The ABCs of Travel Writing
15 Apr 2014

The ABCs of Travel Writing

Franki for Travel Ideas Magazine

I’ve spent the last month traveling through Spain, the country of Gaudi, siestas, tapas, flamenco and the Camino de Santiago, one of the world’s oldest pilgrimages. People from all over the world head to the north of Spain to trek this ancient route. During the middle ages it was predominantly a Christian route, but today thousands of people do it for thousands of different reasons, some to find love, some to find healing and others to lose weight! As I lugged my backpack over 400km’s of camino, the number one question asked by fellow pilgrims was, “How do you become a travel writer?” So, I figured I would share some of my insights and experiences on the blog.

In a nutshell, this is how I did it. After completing my studies that entailed a lot of writing, I headed to Florida where I worked on luxury yachts. The pay was great, but I found the work unstimulating. One day, while we were underway, we came across a big boat that was busy sinking, complete with floating furniture (Titanic style). Luckily no people were hurt, but there was talk of an insurance scam. I thought it would make for an interesting article, so I contacted the editor of a yachting magazine and pitched the story. She was thrilled and before I knew it I was published.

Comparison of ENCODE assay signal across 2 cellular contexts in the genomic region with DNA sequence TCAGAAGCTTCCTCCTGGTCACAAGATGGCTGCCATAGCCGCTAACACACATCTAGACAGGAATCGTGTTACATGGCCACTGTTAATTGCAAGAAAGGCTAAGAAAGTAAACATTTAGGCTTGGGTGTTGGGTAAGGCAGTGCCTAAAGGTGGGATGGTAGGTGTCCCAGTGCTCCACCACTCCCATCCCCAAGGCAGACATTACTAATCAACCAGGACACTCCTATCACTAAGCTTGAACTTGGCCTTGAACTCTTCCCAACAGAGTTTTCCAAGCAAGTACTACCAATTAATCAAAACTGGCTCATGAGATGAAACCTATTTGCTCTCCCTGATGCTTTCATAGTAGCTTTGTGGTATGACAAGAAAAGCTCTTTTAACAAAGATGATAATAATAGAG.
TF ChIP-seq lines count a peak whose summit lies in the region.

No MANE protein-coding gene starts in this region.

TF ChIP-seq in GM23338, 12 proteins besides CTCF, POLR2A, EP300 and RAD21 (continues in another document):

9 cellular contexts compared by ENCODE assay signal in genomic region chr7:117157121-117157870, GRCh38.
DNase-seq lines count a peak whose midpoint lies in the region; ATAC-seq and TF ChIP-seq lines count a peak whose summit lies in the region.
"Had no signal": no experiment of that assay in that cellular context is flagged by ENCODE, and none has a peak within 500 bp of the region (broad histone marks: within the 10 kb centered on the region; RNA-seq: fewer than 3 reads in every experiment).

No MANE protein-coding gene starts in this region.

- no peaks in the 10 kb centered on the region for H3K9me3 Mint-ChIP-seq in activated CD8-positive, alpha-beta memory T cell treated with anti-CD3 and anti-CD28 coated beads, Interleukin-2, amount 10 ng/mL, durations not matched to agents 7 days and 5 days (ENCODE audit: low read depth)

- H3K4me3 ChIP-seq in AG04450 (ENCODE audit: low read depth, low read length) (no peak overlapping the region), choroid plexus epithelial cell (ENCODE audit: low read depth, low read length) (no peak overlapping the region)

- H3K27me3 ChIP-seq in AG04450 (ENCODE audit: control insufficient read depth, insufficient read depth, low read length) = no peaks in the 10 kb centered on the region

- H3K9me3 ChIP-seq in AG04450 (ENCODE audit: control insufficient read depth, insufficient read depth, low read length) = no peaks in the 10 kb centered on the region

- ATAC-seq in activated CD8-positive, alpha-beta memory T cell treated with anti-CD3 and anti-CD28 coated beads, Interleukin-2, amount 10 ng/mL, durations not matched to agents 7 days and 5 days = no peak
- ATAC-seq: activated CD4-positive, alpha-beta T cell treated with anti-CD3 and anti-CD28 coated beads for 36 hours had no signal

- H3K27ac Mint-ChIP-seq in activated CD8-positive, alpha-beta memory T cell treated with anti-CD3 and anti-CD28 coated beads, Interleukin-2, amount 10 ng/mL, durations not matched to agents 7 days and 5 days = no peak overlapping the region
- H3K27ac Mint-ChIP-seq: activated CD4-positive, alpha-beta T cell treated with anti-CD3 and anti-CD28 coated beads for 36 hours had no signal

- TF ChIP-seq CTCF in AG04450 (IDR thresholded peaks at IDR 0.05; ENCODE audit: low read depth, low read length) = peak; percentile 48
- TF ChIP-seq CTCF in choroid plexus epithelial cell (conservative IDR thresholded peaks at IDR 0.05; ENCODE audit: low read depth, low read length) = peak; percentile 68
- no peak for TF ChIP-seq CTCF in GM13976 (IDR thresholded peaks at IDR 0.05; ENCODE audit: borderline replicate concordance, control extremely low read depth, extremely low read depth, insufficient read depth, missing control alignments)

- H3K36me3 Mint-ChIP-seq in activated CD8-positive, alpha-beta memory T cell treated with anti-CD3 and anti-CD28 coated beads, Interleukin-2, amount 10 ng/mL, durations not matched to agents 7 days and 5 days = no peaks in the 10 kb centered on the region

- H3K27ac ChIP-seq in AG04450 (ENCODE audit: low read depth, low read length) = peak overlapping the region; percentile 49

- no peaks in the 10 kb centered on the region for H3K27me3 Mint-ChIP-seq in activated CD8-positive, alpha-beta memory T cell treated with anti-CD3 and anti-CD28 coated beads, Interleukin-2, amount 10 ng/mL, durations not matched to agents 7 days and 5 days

Eventually I contacted the editor of a yachting newspaper and she agreed to meet me. She liked my work and I told her that I’d come up with article ideas and be at her disposal for anything she needs covered. That meeting turned into a lasting relationship that was invaluable for my career. I would deliver on assignments and she would critically evaluate my work. Her experience, suggestions and edits proved to be the best kind of education. When I returned to Cape Town, everyone told me that the media industry is clique and inaccessible to outsiders. I didn’t see it like that. I made contact with editors and slowly started freelancing again. Finally, I landed a job as a travel writer and I absolutely love it.

If you’re an aspiring travel writer keep the following in mind:

• Read as often as possible – magazines, newspapers and books. 
• Stop dreaming and start writing. Practice makes for improvement. 
• Identify who you’d like to write for and track down the editor’s details. Miraculously, his or her details are usually explicitly in the front of the given publication. 
• Pick up the phone and call the editor or assistant editor. Pitch ideas that are aligned with the publication.